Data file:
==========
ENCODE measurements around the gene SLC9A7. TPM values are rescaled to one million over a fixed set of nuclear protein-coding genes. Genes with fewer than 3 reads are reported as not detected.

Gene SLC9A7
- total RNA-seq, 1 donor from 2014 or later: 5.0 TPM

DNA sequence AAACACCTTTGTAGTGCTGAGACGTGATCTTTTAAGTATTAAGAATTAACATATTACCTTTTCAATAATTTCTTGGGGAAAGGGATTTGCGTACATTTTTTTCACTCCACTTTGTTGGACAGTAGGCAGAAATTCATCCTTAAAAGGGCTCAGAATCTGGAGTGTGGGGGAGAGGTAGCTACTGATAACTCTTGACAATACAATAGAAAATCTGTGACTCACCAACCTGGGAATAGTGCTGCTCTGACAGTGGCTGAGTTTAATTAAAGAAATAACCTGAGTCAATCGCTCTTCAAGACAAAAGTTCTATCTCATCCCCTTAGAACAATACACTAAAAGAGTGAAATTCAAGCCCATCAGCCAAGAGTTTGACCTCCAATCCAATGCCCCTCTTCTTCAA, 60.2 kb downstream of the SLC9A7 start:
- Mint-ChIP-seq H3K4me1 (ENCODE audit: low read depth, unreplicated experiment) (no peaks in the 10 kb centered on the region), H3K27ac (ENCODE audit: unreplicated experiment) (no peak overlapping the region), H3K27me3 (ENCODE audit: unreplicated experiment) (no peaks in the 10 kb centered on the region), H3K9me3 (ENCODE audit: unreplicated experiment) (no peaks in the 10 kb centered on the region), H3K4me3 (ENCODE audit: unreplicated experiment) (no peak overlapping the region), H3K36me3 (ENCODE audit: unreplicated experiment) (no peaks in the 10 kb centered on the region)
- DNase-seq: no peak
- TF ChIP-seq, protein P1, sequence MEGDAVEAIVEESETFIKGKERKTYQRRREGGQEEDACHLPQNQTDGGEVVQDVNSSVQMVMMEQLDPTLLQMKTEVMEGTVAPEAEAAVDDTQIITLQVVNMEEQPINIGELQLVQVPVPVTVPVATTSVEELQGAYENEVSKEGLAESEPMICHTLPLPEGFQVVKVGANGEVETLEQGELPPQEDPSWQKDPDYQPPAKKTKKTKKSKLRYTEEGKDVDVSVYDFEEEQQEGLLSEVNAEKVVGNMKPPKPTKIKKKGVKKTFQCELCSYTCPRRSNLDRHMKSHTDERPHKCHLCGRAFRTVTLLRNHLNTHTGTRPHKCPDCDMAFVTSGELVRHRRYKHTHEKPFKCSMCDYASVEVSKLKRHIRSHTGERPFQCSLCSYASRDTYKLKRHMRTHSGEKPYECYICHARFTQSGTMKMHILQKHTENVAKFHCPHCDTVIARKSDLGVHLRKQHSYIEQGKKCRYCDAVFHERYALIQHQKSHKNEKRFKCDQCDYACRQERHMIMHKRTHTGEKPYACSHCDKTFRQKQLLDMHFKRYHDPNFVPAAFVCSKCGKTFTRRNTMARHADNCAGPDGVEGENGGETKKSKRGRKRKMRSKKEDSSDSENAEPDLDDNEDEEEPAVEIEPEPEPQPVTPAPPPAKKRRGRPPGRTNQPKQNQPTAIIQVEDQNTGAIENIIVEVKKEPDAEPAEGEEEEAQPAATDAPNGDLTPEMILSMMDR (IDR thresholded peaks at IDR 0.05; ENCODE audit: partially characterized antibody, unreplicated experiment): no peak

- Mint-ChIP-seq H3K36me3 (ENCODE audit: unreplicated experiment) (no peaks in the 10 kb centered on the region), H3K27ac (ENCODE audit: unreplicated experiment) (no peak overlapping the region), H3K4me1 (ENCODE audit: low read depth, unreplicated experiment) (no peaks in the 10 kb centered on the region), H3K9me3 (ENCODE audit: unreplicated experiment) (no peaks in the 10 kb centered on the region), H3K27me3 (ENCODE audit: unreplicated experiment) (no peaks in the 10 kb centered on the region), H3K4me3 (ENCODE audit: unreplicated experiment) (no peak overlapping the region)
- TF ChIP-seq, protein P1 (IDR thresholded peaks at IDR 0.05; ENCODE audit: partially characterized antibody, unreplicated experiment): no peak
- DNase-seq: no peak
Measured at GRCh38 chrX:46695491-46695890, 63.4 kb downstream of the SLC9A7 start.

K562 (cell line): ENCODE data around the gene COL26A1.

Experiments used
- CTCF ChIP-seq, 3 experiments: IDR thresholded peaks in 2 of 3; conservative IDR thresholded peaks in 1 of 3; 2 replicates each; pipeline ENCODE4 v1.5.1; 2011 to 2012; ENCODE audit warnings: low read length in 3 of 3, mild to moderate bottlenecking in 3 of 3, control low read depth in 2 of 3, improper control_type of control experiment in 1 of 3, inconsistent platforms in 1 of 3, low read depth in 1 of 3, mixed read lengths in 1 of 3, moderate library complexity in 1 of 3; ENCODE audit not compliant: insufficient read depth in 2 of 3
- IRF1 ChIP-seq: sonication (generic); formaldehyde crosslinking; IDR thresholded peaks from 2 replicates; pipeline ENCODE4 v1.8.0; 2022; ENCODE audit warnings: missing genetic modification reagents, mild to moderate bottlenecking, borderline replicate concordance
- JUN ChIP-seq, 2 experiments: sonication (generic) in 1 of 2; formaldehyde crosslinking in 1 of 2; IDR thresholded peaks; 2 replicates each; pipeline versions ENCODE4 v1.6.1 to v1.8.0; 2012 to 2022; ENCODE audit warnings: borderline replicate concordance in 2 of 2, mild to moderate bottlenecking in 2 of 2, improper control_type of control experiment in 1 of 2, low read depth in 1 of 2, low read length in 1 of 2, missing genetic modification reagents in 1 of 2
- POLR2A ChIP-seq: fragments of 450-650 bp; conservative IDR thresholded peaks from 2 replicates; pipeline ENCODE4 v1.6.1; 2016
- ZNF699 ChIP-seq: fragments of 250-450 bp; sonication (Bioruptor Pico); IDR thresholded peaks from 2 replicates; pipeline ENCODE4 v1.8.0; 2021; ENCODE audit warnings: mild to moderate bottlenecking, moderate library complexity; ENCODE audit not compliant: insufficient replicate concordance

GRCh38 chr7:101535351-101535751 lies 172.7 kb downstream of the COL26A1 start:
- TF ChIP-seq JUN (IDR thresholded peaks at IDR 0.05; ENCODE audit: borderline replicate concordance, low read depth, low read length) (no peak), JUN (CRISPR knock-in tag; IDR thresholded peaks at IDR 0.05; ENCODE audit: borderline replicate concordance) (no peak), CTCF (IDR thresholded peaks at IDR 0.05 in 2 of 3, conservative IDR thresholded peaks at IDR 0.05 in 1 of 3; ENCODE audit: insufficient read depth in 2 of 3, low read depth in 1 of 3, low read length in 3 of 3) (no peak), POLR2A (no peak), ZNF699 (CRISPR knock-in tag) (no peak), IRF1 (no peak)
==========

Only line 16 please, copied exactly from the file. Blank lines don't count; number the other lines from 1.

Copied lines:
- JUN ChIP-seq, 2 experiments: sonication (generic) in 1 of 2; formaldehyde crosslinking in 1 of 2; IDR thresholded peaks; 2 replicates each; pipeline versions ENCODE4 v1.6.1 to v1.8.0; 2012 to 2022; ENCODE audit warnings: borderline replicate concordance in 2 of 2, mild to moderate bottlenecking in 2 of 2, improper control_type of control experiment in 1 of 2, low read depth in 1 of 2, low read length in 1 of 2, missing genetic modification reagents in 1 of 2